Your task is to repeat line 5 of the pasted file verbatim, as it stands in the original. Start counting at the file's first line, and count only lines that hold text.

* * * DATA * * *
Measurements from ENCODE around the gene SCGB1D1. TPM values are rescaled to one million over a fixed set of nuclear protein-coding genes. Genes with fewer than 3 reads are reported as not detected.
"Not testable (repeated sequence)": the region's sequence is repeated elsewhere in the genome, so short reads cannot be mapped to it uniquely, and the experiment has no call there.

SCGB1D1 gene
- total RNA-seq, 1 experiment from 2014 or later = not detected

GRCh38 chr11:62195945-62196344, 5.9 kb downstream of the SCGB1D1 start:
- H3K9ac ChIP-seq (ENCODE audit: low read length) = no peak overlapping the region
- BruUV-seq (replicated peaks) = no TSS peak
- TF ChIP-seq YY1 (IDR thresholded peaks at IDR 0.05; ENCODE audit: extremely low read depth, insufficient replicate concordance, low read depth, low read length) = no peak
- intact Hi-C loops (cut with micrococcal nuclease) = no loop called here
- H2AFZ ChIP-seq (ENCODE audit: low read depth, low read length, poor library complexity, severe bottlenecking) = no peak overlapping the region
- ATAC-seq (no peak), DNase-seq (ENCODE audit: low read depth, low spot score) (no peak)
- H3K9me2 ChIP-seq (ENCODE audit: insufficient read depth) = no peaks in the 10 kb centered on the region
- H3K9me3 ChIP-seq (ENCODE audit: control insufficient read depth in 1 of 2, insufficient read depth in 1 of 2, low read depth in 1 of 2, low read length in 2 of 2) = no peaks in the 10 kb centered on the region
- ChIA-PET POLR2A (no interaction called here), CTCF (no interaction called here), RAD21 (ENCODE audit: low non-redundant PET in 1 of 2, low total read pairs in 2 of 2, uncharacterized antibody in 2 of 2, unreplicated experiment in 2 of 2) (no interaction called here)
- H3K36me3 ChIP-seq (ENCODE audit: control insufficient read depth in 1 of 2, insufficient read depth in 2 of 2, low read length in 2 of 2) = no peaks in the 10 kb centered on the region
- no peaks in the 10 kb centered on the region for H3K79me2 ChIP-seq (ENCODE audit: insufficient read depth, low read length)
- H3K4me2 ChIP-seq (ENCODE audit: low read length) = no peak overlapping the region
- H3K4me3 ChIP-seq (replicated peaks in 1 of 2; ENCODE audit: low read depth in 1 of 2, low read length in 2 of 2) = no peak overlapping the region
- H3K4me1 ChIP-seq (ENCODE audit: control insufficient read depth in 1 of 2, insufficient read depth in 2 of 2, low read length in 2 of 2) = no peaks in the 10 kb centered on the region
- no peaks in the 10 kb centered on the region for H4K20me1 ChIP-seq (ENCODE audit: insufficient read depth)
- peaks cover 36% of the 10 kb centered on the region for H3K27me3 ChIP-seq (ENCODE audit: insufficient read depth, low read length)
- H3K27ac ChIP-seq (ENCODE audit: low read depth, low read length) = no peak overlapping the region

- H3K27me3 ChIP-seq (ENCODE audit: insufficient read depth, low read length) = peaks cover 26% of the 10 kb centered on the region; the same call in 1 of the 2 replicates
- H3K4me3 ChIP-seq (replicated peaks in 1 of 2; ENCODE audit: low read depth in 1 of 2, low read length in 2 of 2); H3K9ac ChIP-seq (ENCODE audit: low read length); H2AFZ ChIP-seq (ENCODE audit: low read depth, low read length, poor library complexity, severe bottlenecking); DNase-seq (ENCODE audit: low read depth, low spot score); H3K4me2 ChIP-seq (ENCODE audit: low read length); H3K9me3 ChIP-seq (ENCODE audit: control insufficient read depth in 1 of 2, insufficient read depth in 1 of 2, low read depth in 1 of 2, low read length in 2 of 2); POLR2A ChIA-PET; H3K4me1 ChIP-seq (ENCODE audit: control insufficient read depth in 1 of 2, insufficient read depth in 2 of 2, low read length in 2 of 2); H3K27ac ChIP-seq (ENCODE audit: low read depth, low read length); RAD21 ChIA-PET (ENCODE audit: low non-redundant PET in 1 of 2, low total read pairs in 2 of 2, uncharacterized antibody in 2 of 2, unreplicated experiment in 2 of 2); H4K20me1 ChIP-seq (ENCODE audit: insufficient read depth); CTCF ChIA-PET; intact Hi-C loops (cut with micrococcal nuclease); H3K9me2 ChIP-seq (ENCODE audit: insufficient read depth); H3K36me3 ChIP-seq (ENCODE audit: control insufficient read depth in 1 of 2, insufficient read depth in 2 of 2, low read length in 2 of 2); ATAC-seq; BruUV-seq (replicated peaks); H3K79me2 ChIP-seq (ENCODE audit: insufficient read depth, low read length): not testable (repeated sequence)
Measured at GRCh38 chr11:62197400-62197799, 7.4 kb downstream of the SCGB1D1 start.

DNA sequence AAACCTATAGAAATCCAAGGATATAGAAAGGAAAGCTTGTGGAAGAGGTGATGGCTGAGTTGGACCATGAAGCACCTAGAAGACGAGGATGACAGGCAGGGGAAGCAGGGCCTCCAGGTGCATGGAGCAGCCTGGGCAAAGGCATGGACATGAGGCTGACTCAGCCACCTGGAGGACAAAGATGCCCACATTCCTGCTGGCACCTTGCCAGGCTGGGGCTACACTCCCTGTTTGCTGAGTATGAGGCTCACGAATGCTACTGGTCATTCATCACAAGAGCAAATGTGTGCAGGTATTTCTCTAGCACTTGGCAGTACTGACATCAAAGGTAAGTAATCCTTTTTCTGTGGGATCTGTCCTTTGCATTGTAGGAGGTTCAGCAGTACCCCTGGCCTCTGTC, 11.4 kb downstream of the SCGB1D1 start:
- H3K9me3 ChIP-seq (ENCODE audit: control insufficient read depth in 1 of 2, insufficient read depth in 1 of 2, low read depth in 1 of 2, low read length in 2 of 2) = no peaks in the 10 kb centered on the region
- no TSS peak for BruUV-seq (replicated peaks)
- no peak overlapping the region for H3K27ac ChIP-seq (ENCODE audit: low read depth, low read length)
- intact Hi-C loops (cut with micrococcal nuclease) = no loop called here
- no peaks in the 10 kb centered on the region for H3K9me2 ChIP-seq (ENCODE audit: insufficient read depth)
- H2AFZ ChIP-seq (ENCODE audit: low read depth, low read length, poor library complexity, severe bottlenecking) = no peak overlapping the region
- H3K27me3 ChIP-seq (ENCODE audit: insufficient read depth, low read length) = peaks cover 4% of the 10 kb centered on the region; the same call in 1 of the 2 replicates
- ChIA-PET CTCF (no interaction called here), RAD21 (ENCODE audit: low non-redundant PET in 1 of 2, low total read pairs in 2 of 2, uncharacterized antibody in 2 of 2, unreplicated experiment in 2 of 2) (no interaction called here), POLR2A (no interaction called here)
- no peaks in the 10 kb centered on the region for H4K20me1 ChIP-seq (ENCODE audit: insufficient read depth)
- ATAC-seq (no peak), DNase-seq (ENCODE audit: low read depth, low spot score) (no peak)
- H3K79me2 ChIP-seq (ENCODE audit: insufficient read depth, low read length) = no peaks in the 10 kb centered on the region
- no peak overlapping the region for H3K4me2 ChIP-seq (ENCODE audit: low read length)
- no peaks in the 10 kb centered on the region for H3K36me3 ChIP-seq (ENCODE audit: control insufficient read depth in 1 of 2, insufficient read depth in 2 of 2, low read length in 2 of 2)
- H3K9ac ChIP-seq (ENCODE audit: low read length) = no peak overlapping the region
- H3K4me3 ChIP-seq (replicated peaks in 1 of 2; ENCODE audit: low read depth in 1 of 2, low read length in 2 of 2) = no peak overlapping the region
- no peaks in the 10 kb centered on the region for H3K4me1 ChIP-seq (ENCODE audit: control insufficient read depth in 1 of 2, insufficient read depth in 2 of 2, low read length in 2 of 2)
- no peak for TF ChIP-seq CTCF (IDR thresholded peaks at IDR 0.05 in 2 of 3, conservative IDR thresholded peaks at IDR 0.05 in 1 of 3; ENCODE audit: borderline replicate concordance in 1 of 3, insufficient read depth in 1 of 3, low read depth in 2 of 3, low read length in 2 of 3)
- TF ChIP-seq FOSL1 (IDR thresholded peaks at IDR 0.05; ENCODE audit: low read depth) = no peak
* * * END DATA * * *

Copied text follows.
GRCh38 chr11:62195945-62196344, 5.9 kb downstream of the SCGB1D1 start: